Bluestem’s youth and lack of numbers play into losses

Charles Chaney
Bluestem head coach Ethan Haworth (middle, blue) talks to his team during Monday's loss to Belle Plaine.

For the Bluestem Lions the season really is not about the wins and losses. It’s about development of players that are trying to build a foundation.

While that was not as evident in the 62-0 loss on Monday night to Belle Plaine, it can be seen in the hustle on the field.

“These guys never quit on us, no matter the score,” Bluestem head coach Ethan Haworth said. “That’s what I love about them.”

Bluestem’s roster only shows 23 players. However, on Monday night it was much more bleak than that as the Lions rolled out 21 to start the game and ended up finishing with 16.

Freshman Tucker Gibb stepped in front of a pass and intercepted the ball in the third quarter. In most cases, freshman don’t play in varsity games, let alone junior varsity. When the numbers are low, everyone is asked to step up.

“It’s tough dealing with so many injuries,” Haworth said. “Give our kids credit for keeping their heads in the game.”

The players did that as they fought to the bitter end, a failed fourth down attempted with the clock already running ended their hopes of scoring against Belle Plaine.

Of those 23 players that are rostered for Bluestem, seven of them are freshman. So, the Lions are shorthanded and are playing freshman in a class up from last year. Bluestem was in Class 1A a season ago and are bumped up to 2A. They play the likes of Garden Plain in this class.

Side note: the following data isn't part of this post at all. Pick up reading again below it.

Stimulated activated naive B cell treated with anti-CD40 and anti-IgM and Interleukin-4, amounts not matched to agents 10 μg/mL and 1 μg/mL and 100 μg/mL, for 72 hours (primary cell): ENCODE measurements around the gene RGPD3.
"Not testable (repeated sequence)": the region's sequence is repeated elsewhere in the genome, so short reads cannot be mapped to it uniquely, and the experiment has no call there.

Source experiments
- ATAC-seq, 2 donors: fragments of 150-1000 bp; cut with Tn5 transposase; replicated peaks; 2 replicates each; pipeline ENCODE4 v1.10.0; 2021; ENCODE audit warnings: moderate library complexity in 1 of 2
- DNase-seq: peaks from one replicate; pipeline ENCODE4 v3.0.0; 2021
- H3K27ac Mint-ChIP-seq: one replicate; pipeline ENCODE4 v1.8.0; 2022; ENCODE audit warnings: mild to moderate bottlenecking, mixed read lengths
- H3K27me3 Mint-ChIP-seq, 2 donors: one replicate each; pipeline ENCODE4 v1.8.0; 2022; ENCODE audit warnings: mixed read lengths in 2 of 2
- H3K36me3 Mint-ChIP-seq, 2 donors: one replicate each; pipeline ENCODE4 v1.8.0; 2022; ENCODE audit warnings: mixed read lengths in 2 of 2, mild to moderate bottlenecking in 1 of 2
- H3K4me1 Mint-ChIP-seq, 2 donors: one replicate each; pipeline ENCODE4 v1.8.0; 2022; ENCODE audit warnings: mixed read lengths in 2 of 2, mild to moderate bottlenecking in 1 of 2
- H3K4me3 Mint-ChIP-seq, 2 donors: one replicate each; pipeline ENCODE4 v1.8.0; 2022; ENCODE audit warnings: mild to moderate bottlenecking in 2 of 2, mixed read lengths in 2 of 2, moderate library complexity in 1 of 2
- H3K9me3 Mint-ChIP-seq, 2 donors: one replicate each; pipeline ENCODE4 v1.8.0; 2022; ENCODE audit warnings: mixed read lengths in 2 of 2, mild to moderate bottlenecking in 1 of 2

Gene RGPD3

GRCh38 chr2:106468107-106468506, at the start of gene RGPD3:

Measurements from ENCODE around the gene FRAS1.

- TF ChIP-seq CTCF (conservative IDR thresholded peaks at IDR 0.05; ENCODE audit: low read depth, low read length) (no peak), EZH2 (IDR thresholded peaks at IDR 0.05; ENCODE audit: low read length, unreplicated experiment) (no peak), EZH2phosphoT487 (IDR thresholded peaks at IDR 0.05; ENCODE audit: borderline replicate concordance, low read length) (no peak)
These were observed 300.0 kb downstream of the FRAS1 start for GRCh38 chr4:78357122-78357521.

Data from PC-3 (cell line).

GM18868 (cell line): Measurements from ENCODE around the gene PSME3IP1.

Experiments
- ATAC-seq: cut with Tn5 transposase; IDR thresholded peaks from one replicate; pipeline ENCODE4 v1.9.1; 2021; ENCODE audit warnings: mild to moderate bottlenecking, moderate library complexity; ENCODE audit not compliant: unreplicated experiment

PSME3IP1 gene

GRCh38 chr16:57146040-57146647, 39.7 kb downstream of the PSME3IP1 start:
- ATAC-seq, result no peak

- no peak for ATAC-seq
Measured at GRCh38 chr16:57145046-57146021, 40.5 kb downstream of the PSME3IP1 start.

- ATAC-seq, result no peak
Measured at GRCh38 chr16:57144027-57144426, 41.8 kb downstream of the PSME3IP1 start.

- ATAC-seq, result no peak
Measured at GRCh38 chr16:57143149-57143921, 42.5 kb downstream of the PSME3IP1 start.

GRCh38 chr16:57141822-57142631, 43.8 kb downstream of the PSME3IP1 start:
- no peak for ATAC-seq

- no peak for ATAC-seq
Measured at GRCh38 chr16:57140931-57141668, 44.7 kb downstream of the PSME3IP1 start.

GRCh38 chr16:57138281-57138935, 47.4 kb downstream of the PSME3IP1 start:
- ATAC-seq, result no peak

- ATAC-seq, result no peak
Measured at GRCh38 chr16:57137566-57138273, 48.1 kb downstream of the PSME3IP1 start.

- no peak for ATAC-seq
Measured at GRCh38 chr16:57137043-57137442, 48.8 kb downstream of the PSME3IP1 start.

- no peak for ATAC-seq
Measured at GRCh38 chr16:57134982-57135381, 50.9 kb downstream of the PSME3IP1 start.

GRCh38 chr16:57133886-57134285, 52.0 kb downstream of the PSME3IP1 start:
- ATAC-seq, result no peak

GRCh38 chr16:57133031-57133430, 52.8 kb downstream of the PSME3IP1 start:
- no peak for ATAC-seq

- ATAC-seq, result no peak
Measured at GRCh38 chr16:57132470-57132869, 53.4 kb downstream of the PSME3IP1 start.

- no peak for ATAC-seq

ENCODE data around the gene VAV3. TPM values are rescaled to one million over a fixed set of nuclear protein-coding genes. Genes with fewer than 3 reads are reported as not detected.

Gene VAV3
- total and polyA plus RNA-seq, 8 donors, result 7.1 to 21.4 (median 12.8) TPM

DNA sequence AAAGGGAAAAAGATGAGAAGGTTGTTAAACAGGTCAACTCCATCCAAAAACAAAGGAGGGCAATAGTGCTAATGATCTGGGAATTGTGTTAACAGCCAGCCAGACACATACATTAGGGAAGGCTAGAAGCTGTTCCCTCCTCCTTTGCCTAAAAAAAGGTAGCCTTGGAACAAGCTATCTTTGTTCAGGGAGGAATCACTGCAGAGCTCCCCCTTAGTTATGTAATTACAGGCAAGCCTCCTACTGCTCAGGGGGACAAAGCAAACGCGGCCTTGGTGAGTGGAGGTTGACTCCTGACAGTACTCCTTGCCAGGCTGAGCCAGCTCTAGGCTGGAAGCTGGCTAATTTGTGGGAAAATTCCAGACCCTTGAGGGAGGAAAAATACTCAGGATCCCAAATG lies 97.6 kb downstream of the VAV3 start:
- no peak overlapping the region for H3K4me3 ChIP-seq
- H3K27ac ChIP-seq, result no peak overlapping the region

The numbers are a glaring difference for Bluestem as Belle Plaine had 32 kids suited up and played three different quarterbacks.

“We’re building that foundation with those underclassmen,” Haworth said. “That starts by getting kids involved as a younger age, like elementary school.”

12 of the 21 players are underclassmen. Even then, a large part of what hurts Bluestem is the lack of experience. Players coming out for their junior and senior years and not playing the previous seasons, puts them behind the 8-ball of their counterparts that may have been playing for the last few years through middle and high school.

“Our staff is doing a good job of talking to the kids in the hallways,” Haworth said. “We’re doing what we can to recruit kids to come out.”

For Haworth trying to build relationships with those players who are not football players, it can be tough. During the day he works for the City of Andover. However, his assistants do work as teachers in the building.

Bluestem isn’t known as a football powerhouse. They have currently loss nine straight and are 2-23 dating back to Oct. 2017. It’s not what they want and it’s not what Haworth, who graduated from Bluestem in 2010 and played football at Southwestern College wants.

Haworth was dealt a tough hand as Bluestem has been a head coaching turnstile. They have seen six head coaches in since 2010, a little over a coach a year. Haworth is in his second year is trying to get his program installed and not only the high school level.

“I love this school,” Haworth said. “We’re trying to get that foundation through these freshmen and down through middle school.”

Bluestem may have lost on the field on Monday night, a game that had already been moved due to injuries, but they’re building to becoming a winner.

There were no hanging heads after the loss. No tears were soaked because of the defeat. Most of them see the bigger picture and the light at the end of the tunnel.

“It won’t be overnight success,” Haworth said. “I have a feeling we’ll get there if we can just get kids to buy into our program.”